There's no such thing as chance: And what to us seems merest accident springs from the deepest source of destiny.
The Death of Wallerstein (1798), act II, scene iii, Johann Friedrich von Schiller, (1759-1805)

Chance is a word that does not make sense. Nothing happens without a cause.
Voltaire (1694-1778)


One of the purposes of conducting this investigation was to help clarify the meaning of luck. There appear to be at least two major meanings, and we now suspect that the different beliefs and attitudes about these interpretations may well lead to different results in psi experiments.

The first common meaning is what we shall call "chance luck", that is, luck as a gift that is outside of our control. The second meaning is what we shall call "control luck", that is favorable circumstances that we can create or control. The former is presumably not responsive to psi, whereas the latter is nearly the same as the usual definition of psi. We might expect that a psi experiment cast into one or another of the two meanings would lead to different experimental results.

That is, let's say a psi experiment is described as a test of luck, but the connotation or the explicit meaning is chance luck. Because chance luck is by definition not subject to our control (conscious or unconscious), the form of intention that the participant applies to the task would presumably be different that the usual focused, will-type intention. If psi operated only upon the application of focused intention, then we would expect such an experiment to show chance results on average.

If the same experiment is described along with a description of luck as control luck, then we would expect results as in a "normal" psi experiment. In this case, we would presume that the form of intention applied is conscious (or unconscious) will, of the usual sort. In this experiment we would expect to show non-chance results on average (of course, in the uncertain world of psi, by "on average" we mean perhaps dozens of independent experimental outcomes analyzed via meta-analysis).

In the present experiment, there is some evidence that the type of luck interpreted by many participants was chance luck. The evidence is in the form of a correlation of r =0.564, p =0.008 (two-tailed) between the answers to the question, "Are you superstitious?" and "Do you believe in luck?" The positive correlation suggests that participants assumed that superstitious behavior, with its connotation of irrational, primitive, non-scientific belief, is associated with or perhaps the same as luck. If luck was interpreted in this way, as irrational, non-scientific, and presumably a pure chance occurrence, then people professing strong belief in that sort of luck would not be expected to apply much "effort" in the psi experiment, and thus their results would be non-chance. This is the same as predicting a negative correlation between belief in luck and the outcome of the psi experiment, which is what we observed in the present data.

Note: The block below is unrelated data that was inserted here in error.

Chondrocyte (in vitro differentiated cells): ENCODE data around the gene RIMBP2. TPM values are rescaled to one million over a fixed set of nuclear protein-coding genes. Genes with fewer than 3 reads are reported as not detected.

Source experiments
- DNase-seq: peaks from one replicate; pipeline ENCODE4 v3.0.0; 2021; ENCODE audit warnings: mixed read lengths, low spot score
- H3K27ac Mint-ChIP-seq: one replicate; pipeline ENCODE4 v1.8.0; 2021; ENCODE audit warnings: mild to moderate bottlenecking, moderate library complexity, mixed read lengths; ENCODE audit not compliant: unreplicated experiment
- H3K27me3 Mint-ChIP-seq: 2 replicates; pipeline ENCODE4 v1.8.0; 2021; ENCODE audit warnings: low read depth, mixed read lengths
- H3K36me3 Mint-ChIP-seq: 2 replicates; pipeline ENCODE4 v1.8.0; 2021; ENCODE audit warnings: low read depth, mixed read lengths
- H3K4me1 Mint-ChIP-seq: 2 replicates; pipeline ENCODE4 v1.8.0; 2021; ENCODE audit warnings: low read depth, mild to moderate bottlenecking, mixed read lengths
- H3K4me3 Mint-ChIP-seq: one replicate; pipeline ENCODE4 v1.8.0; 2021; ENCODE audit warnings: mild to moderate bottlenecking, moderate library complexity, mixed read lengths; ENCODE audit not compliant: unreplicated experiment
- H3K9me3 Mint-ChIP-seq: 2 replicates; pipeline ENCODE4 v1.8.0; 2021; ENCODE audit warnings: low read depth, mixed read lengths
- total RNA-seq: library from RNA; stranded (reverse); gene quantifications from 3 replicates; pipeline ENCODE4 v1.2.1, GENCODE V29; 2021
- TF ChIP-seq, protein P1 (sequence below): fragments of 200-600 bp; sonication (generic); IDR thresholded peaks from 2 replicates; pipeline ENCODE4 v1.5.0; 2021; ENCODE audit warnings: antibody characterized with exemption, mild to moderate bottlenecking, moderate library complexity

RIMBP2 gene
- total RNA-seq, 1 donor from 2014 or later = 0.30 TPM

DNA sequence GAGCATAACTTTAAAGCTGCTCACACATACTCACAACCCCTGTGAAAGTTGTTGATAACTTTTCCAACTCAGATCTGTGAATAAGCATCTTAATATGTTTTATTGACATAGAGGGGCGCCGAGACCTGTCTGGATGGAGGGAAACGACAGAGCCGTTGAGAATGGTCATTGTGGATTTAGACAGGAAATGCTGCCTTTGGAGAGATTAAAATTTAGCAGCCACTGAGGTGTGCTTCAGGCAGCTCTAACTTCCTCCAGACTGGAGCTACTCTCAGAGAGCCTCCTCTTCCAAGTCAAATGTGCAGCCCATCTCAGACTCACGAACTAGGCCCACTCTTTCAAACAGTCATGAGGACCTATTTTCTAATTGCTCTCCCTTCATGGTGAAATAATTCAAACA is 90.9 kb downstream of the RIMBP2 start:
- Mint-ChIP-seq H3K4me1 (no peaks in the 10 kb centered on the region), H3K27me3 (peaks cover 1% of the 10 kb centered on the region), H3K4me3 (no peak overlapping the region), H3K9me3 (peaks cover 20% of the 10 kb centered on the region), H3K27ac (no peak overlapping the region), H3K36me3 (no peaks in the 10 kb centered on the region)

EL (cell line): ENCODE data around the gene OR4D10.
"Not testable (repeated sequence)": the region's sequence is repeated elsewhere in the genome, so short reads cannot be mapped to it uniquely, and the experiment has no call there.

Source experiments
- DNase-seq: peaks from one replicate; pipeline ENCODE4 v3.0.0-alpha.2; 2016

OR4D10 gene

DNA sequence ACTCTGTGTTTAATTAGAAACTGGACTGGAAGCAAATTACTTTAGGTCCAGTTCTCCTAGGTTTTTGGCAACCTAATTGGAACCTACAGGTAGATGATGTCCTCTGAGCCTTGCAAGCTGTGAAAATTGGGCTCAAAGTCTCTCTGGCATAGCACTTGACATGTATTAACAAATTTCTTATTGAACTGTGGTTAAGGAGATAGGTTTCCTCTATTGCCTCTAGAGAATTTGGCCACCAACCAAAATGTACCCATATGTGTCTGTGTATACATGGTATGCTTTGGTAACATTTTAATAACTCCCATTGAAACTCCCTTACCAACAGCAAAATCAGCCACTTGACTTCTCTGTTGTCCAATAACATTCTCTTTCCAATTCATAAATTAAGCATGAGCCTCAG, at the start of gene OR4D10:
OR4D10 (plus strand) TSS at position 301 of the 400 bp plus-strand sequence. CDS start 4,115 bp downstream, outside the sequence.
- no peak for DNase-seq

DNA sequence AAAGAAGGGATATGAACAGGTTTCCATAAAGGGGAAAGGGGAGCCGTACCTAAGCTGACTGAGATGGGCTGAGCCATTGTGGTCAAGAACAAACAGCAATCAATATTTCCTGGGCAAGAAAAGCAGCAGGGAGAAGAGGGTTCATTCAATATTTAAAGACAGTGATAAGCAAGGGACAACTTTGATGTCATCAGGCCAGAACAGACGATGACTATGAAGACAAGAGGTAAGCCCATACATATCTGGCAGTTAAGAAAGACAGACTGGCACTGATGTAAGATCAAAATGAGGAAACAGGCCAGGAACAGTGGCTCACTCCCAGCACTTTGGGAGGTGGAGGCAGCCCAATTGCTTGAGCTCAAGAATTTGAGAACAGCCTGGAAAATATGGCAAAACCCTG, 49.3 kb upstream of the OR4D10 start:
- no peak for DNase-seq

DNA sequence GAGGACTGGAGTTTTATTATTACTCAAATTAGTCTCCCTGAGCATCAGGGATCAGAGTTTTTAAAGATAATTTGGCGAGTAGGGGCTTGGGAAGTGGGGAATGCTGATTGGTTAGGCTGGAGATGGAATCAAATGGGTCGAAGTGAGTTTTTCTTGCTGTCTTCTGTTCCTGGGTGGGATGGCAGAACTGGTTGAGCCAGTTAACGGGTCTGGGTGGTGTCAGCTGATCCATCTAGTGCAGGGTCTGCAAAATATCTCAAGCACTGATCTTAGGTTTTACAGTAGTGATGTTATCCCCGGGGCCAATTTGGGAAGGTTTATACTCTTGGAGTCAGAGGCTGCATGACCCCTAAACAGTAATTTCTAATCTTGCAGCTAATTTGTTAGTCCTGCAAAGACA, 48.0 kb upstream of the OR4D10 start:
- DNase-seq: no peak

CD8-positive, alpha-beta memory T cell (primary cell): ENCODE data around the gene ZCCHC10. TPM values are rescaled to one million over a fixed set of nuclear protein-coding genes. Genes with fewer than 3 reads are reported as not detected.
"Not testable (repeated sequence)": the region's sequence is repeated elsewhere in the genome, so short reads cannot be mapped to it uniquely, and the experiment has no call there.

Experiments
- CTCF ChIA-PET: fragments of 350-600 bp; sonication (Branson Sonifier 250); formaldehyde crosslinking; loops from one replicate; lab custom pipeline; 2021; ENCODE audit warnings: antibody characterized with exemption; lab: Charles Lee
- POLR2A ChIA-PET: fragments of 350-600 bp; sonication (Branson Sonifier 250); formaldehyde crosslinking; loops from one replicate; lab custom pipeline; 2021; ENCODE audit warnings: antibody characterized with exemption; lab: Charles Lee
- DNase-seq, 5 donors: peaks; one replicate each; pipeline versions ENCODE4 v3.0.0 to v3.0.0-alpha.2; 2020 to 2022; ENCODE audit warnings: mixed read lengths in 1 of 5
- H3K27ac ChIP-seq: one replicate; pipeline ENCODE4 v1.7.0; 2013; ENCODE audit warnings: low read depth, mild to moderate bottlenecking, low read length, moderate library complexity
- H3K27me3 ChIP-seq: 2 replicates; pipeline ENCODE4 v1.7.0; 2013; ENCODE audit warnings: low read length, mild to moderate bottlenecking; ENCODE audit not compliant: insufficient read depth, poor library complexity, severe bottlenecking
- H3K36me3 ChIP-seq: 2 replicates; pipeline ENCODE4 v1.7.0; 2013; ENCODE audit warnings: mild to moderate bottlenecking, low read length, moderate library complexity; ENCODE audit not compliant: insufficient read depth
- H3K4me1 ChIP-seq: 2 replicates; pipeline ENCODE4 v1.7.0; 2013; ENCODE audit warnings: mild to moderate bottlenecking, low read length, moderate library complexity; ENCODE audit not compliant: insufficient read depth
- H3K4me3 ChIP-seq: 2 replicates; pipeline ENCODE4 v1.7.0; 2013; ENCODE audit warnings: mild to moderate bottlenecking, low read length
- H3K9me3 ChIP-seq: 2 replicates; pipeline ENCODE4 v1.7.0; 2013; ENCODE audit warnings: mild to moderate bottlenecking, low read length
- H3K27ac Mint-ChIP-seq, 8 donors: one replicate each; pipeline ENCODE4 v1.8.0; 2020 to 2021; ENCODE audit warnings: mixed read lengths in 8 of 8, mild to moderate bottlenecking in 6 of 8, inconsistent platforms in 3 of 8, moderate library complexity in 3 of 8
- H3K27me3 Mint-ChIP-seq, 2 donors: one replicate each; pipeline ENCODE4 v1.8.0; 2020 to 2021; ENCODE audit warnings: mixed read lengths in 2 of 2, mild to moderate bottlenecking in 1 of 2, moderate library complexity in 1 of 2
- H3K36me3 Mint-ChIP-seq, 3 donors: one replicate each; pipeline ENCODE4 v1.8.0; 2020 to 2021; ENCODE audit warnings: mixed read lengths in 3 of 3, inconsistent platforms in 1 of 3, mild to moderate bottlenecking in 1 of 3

There is another reason why we suspect that our participants interpreted the meaning of "luck" in different ways. People who believe that they are mostly in control of events in their life, i.e., those with a high internal locus of control (Ray, 1980; Rotter, 1966; Langer, 1975; Cohen, 1960), tend to think of luck as events that they can create or influence, i.e., control luck. In contrast, people who believe that most things are outside of their control, i.e., those with a high external locus of control, tend to think of luck as chance events that they are fortunate to receive, i.e., chance luck.

In a survey conducted for the present paper, people were asked how they defined luck. Some responded with clear "control interpretations" (for examples, click here), others responded with descriptions matching the dictionary's definition of luck, i.e., "a favorable or advantageous event happening by mere chance, often unexpectedly, and not as a result of effort or merit" (Webster's, 1968).

To ensure that our speculation is not just wishful thinking, our next experiment will be more explicit in defining precisely what we mean by luck. If participants attribute different meanings to luck, and their performance reflects those differences, this will significantly clarify the relationship between psi and luck.


An exploratory experiment examining the relationships between luck and psi resulted in a strong negative correlation between belief in luck and psi performance. We believe that the study also revealed some confusion about the meanings that participants attribute to the word "luck". There appears to be at least two different forms of luck which we called chance luck and control luck. The former is the idea that luck is a gift beyond our control, whereas the latter is the idea of luck as malleable to our will, and therefore similar to the usual notions of psi.